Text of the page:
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Edward A. Freeman.

431 Mr. Froude has no part or lot. It may be his fault, it may be his misfortune, but the fact is clear. History is a record of things which happened; what passes for history in the hands of Mr. Froude is a writing in which the things which really happened find no place, and in which their place is taken by the airy children of Mr. Froude's imagination.” 1

The writer of these words, Mr. Freeman, is perhaps the most celebrated member of the recent critical school of historians, which numbers in its ranks such men as William Stubbs, whose "Constitutional History of England” is a work of great research and value ; Professor S. R. Gardiner, who has thrown much new light on the history of the Stuart family in England, and Mr. J. R. Green, whose “Short History of England” has attained such extraordinary success. The leading principle of the school may be said to be its insistance upon the necessity of the historian always going to original sources for his facts, and stating these facts with minute, sometimes even, as scoffing critics would say, with pedantic accuracy. Edward Augustus Freeman (born 1823) has done a vast amount of very important historical work in various fields. Two cardinal points he has always insisted on with beneficent iteration : first, the unity of history, fighting against all arbitrary, ancient and modern, classical, and something else; second, the unbroken being of the English people from the beginning.

He has nothing but contempt for people who still persist in talking about “Anglo-Saxon" instead of "Early English.” His great work is his “ History of the Norman Conquest in England” (1867–79), to which, in 1882, appeared a supplement in the shape of two volumes on the “ Reign of William Rusus.” The “Norman Conquest” will remain a standing monument to his learning and soundness of judgment, though partly owing to the subject, partly to his mode of treating it, it will probably always be rather a work for students than for general readers. Mr. Freeman cannot be said to be a very powersu! or picturesque writer, but his love of truth and patient accuracy

I Contempo: ary Review for September 1878, p. 24!.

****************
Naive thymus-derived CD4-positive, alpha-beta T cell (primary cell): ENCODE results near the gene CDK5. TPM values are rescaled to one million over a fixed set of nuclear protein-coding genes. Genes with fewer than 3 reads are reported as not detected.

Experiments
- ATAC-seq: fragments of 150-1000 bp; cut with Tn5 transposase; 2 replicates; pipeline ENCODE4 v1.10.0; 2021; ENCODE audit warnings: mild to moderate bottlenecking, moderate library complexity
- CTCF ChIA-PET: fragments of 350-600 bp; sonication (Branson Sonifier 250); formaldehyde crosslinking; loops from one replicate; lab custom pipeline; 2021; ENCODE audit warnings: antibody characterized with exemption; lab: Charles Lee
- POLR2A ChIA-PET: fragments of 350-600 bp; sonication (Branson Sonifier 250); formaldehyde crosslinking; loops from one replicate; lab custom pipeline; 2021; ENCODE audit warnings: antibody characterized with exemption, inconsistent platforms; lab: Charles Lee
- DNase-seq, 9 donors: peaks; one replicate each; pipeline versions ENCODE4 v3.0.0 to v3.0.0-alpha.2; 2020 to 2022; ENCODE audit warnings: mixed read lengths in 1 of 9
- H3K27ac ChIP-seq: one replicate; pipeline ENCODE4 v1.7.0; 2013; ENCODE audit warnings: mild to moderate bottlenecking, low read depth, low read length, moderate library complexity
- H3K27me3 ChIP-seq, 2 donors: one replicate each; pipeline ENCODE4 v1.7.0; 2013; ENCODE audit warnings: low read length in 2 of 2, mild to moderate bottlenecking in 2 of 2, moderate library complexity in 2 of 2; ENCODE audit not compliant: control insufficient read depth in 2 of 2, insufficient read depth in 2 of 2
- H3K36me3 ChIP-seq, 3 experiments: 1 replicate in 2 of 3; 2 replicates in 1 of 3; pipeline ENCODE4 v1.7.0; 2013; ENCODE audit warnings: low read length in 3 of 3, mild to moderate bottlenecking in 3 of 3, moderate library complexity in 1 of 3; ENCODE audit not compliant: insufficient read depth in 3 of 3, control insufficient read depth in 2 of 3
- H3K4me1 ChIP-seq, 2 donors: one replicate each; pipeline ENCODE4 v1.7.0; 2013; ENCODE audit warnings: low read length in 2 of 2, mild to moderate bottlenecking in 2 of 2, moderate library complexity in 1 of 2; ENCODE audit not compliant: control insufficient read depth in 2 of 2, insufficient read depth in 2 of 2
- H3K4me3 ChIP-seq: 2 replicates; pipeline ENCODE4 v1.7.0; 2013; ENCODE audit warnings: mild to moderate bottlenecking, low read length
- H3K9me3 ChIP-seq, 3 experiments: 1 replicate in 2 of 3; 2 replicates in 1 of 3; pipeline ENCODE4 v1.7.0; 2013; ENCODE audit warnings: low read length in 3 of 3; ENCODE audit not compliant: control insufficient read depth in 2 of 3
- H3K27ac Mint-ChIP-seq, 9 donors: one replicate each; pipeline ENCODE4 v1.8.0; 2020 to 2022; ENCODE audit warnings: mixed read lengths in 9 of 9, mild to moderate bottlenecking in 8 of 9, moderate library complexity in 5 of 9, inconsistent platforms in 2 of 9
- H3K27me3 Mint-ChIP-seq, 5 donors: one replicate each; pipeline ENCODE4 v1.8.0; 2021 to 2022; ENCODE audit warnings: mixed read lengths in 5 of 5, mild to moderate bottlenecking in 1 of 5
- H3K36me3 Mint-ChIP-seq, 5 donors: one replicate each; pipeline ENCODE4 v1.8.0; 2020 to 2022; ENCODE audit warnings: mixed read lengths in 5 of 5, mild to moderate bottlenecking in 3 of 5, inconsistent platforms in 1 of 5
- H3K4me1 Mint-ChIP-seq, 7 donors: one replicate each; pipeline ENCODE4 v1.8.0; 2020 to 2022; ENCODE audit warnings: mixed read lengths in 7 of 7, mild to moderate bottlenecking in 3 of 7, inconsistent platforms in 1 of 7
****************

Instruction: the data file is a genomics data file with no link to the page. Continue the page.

is great, and he possesses the high merit of always trying to make his words fit his thoughts, and his thoughts the facts.

William Edward Hartpole Lecky, born near Dublin in 1838, after publishing two or three books which proved failures, obtained his first success by his “ History of the Rise of Rationalism in Europe" (1865). It was followed in 1869 by a “ History of European Morals from Augustus to Charlemagne," and in 1878 by two volumes of a “ History of Eng. land in the Eighteenth Century,” to which other two were added in 1882. Mr. Lecky is a brilliant and captivating writer, although his works are rather disquisitions on historical subjects than histories. There is little original research in his “England in the Eighteenth Century," nor are his views of men and events as a rule such as to modify received judgments; but some portions of it, as, for example, the account of the rise of Methodism, are so good that if published as essays they would have ranked almost as highly as Macaulay's.

Among what may, for want of a better name, be called the critics and essayists of the Victorian age, John Ruskin, who, as has been well said, has created a new literature—the literature of Art-occupies the foremost place. He was born in London in 1819, the son of a wine merchant. pleasing passages in the discursive pages of “Fors Clavigera he has given us reminiscences of his childhood, of the perfect order and obedience in which he was trained up, of his reading the Bible carefully through from beginning to end with his mother-omitting nothing and slurring nothing; of his summer excursions with his father, who had, he says, a perfect natural taste in painting, and who took him to see all the good collections of paintings to which he could obtain access, directing him to the best paintings, and never permitting him to waste a look on inferior or worthless ones.

His early education over, he entered Christ Church College, Oxford, where he graduated. Except the Newdigate prize, which he gained in 1839 for a poem entitled "Salsette and Elephanta," he did not obtain any University distinction. His blameless character, his religious nature, and his love of study led his

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parents to cherish the hope that he would enter the Church, and great was their grief when he decided otherwise. “He might have been a bishop,” said his father regretfully in after years. As he was an only son, and as his father had by this time amassed a considerable fortune, it was not necessary for hiin to enter any profession, and he accordingly gratified his love of art by studying painting under Copley Fielding and J. D. Harding. To a present of Moxon's magnificent edition of Rogers's “ Italy," which he received from his father in his youth, is to be attributed much of Ruskin's lifework. Many of the engravings in it were by Turner, and by their means his attention was attracted to the pictures of the greatest of modern landscape-painters, whom he henceforth admired with an intensity approaching to idolatry. Certain articles in a Review condemnatory of Turner's paintings offended him keenly, and he addresssd a letter to the editor of the Review "reprobating the matter and style of these critiques, and pointing out their dangerous tendency," because " he knew it to be demonstrable tirat Turner was right and true, and that his critics were wrong, false, and base."